understanding of the business.” Specifically on digital member

MCU. As new members benefit from a

experience, MCU worked closely with

holistic approach towards banking with

TELUS Financial Solutions. Keith

a company that doesn’t assume the

Nugara says: “Through collaboration

needs of its users but rather approaches

with Meridian, we aligned on its digital w w w.busi ne ssc hief. com

183


TELUS Financial Solutions A partner to help you grow.

We empower financial institutions. Our experience and agility are rooted in nearly three decades of close collaboration with Canadian financial communities. It’s what has allowed us to provide financial institutions with robust technology solutions that are designed to digitize and streamline processes and help businesses gain a competitive edge in the industry. Let us help you too.

AST2756-11-2019

To learn more, visit telus.com/financial-solutions


185

E XE CU T I VE PRO FI LE

David Balderelli As Chief Operating Officer of Motus Bank, David oversees and executes go-to-market strategies and is responsible for delivering against the bank business plan. He is responsible for overseeing the strategy, management and execution of Digital Banking and Analytics strategy for both the credit union and the bank. This includes a strong focus on driving a superior digital member experience, operational efficiencies, and member engagement and growth.Â

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MERIDIAN CREDIT UNION

IDVision

TM

with

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member experience and national

Financial Solutions enabled us to

strategy, resulting in Meridian’s use

provide members with enhanced

of TELUS Financial Solutions robust

digital financial services coast to coast,

technologies that are designed to

streamline internal processes and

streamline processes and aided

focus on growing our business.”

Meridian to gain a competitive edge by

Demand has led to company

focusing on its member digital journeys.

branches becoming more intercon-

Through this collaboration, our

nected through technology such as

customers will continue to benefit

cloud services, making it much easier

from our respective strengths includ-

to share and process data across

ing strategic and targeted payment

multiple platforms. This comes with its

solutions that enable electronic

own risks though, as cyber security

payment, digital data collection and

threats continue to adapt at a compa-

more efficient analytics.”

rable pace and networks present more

Balderalli adds: “Member journey is

points of entry. Working with MX and

a critical piece of our digital national

Personetics, MCU has developed AI

strategy. Our partnership with TELUS

analytics to process mass data more w w w.busi ne ssc hief. com

187


MERIDIAN CREDIT UNION

188

“We’re three to four times where we thought we would be in terms of new members and balances” — David Baldarelli, SVP, Digital & Analytics and COO, MotusBank for Meridian Credit Union (MCU)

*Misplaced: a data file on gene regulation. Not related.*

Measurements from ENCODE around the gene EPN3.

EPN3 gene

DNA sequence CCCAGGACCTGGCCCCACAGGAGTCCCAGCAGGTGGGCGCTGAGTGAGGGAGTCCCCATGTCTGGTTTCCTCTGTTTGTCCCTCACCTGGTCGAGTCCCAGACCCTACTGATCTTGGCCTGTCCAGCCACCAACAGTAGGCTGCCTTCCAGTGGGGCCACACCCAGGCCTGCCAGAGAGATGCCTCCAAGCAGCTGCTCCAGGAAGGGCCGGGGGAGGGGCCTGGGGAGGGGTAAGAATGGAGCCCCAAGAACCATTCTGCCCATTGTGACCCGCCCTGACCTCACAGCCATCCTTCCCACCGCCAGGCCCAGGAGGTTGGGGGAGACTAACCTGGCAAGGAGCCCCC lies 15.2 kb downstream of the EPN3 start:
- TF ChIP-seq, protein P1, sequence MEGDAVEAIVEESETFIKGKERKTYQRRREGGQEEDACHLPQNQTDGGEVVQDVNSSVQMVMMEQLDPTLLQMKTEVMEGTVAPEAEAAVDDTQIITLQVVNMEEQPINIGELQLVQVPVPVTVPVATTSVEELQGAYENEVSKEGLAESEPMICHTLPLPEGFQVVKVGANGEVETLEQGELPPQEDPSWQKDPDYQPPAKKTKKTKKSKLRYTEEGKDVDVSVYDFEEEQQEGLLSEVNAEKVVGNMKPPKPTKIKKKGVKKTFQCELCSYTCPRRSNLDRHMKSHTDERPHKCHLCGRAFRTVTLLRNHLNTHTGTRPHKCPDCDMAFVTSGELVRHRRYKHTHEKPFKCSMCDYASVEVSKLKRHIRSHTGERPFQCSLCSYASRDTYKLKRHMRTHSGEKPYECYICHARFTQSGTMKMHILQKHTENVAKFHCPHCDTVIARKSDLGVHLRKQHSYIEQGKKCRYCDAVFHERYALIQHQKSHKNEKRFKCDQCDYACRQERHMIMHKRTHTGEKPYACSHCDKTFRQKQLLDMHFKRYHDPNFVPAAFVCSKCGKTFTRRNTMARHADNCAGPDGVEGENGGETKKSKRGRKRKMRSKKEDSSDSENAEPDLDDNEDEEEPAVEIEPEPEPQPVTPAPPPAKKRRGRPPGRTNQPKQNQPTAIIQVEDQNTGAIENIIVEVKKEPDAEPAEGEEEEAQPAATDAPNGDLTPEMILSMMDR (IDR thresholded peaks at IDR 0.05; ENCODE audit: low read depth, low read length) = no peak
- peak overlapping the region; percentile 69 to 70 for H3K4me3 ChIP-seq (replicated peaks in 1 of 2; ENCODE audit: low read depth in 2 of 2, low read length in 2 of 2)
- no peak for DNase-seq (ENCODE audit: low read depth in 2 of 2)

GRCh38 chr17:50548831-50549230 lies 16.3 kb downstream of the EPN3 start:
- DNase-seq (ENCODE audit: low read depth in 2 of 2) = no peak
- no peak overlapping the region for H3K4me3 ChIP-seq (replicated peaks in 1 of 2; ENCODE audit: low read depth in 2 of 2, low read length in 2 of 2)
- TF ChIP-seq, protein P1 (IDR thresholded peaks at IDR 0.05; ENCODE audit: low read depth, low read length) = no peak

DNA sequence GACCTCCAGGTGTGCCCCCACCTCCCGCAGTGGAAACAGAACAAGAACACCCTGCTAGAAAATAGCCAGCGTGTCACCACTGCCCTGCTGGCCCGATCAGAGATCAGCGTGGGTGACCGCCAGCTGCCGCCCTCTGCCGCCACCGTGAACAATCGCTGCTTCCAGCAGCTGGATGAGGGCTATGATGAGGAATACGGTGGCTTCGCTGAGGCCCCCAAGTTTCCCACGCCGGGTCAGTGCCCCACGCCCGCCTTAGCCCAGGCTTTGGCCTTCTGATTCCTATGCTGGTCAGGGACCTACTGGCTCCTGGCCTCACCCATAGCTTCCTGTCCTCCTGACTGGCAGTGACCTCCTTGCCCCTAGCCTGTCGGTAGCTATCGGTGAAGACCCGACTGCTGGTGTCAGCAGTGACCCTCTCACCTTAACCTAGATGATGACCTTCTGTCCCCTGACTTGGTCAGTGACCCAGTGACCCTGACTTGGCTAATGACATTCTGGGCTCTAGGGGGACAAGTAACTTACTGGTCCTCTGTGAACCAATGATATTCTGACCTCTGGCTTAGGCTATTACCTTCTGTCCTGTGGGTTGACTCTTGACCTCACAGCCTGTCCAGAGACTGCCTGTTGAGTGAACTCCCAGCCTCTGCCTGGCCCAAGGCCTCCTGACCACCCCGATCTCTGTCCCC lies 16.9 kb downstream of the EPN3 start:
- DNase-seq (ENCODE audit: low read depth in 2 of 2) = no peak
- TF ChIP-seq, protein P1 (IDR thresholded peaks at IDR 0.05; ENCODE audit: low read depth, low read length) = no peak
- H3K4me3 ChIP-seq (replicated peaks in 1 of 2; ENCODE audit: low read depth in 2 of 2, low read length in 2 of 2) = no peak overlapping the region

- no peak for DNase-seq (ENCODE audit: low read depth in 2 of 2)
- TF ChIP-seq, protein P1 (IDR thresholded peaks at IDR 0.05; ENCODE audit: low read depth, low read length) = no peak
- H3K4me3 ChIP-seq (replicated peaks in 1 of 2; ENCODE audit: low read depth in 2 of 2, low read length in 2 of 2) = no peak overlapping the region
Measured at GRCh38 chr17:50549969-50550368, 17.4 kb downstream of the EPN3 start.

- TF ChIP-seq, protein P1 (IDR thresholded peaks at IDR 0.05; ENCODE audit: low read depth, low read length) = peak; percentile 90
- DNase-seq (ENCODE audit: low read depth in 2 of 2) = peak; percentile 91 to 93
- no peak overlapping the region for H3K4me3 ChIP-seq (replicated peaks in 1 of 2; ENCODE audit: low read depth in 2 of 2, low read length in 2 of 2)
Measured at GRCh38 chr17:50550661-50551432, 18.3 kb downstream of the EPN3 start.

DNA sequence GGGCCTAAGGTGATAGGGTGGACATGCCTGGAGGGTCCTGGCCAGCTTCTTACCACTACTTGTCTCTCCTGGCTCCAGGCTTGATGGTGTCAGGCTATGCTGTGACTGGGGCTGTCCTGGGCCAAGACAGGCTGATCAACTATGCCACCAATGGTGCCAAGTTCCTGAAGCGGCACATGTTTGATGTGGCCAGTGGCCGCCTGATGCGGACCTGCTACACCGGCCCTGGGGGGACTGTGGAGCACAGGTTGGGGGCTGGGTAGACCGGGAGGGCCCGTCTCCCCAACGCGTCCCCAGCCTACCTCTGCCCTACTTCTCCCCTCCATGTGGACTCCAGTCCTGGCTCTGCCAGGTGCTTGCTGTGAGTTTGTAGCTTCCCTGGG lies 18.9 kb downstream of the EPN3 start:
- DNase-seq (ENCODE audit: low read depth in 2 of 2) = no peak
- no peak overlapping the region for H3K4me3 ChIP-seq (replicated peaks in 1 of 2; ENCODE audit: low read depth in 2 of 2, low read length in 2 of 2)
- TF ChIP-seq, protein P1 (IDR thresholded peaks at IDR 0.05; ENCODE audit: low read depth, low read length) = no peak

DECEMBER 2019


189

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efficiently, making it possible to identify

their own network and leverage the

and adapt to potential threats across

rapid up-scaling required to keep up

a much larger data sample. “We are

with modern security challenges and

going to have the ability to analyze

the influx of new members. One such

hundreds of thousands of members’

partner was SAS. “We brought in SAS

data and transactions, running it

to the organization and it’s really

through an artificial intelligence engine

allowed us to take our analytics to the

and coming out with valuable, relevant

next level. We’ve started building

and meaningful insights which will help

logistic regression models, and neural

them improve their financial wellbeing.”

network models that basically help us

MCU has built its own proprietary

with identifying credit risk, product

digital and analytics platform, allowing

propensities and helping us segment

them to process member data within

our members.” 191

CLICK TO WATCH : ‘WORKING AT MOTUSBANK’

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MERIDIAN CREDIT UNION

192

DECEMBER 2019


Motusbank has given MCU a reliable and innovative National platform to growth its membership and enhance its brand. Baldarelli explains the initiative has seen “great success! So far, we’ve seen tremendous growth with motusbank. We’re three to four times where we thought we would be in terms of new members and balances.” This success has put MCU in good stead for the future, but it won’t be without its challenges. “Competition is a big thing on our radar. Especially with the likes of the Facebooks, Googles and Amazons. From an economic perspective, we’ve had a really good run over the past 10 years, but we think those good times won’t be there forever. Finally, our capital is precious. Making sure that we’re leveraging our capital in the right way and optimizing it to ensure we’re getting the most bang for our buck is important to us.”

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194

KUBRA: information security and customer experience WRITTEN BY

SHANNON LEWIS PRODUCED BY

JAKE MEGEARY

DECEMBER 2019


195

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KUBRA

We speak to Tushar Chandgothia, Vice President of Information Security and Risk Management at KUBRA, about how businesses can provide customers with the service they want while keeping digitally safe

K

UBRA was originally founded in 1992 as a bill printing service provider. Clients looking to outsource printing, from

statements to invoices, turned to KUBRA. As the company expanded, so did its interests. From printing, KUBRA moved into billing and payments, 196